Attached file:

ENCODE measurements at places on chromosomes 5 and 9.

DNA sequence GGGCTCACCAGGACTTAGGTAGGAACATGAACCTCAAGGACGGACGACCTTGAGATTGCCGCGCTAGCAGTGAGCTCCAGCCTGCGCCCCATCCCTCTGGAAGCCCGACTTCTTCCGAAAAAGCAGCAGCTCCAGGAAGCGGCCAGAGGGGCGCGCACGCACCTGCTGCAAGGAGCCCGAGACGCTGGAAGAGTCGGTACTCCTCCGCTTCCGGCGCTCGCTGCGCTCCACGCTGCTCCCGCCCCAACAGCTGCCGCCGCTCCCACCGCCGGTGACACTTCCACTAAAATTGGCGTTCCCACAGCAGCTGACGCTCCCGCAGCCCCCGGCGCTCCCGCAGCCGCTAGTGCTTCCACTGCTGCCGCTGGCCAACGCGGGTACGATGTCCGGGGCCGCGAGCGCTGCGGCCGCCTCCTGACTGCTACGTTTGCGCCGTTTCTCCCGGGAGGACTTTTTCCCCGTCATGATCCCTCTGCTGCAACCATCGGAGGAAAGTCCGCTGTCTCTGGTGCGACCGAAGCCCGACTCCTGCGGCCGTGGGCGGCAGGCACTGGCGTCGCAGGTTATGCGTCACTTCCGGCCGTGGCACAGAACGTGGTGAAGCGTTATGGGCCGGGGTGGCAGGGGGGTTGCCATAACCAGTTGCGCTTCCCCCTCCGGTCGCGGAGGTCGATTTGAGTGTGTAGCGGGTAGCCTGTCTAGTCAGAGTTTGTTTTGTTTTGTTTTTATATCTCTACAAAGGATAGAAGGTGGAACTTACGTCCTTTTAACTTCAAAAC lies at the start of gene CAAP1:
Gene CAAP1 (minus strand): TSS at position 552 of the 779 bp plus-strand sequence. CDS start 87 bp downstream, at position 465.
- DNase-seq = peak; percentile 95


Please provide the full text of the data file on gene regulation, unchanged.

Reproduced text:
ENCODE measurements at places on chromosomes 5 and 9.

DNA sequence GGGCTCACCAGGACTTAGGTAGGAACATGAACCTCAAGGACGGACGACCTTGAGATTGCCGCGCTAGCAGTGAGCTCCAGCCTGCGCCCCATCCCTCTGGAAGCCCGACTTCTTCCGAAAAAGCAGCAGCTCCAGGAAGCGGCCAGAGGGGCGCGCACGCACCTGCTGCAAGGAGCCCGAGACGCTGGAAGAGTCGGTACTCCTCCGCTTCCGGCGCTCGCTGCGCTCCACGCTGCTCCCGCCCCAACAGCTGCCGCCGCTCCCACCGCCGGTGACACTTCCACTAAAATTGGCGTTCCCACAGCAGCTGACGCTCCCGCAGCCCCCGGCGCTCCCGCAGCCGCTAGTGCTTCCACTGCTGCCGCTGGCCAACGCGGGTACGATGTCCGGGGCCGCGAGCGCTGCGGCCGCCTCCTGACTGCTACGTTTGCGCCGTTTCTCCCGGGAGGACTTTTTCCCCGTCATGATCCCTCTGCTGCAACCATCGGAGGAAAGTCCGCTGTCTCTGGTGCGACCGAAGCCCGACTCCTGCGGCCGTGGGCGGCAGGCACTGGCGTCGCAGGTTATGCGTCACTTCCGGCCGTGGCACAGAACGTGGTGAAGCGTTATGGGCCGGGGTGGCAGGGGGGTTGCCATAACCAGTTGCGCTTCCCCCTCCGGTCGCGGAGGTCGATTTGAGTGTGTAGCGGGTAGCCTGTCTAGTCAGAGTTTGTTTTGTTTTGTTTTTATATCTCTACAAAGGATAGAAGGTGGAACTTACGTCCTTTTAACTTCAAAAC lies at the start of gene CAAP1:
Gene CAAP1 (minus strand): TSS at position 552 of the 779 bp plus-strand sequence. CDS start 87 bp downstream, at position 465.
- DNase-seq = peak; percentile 95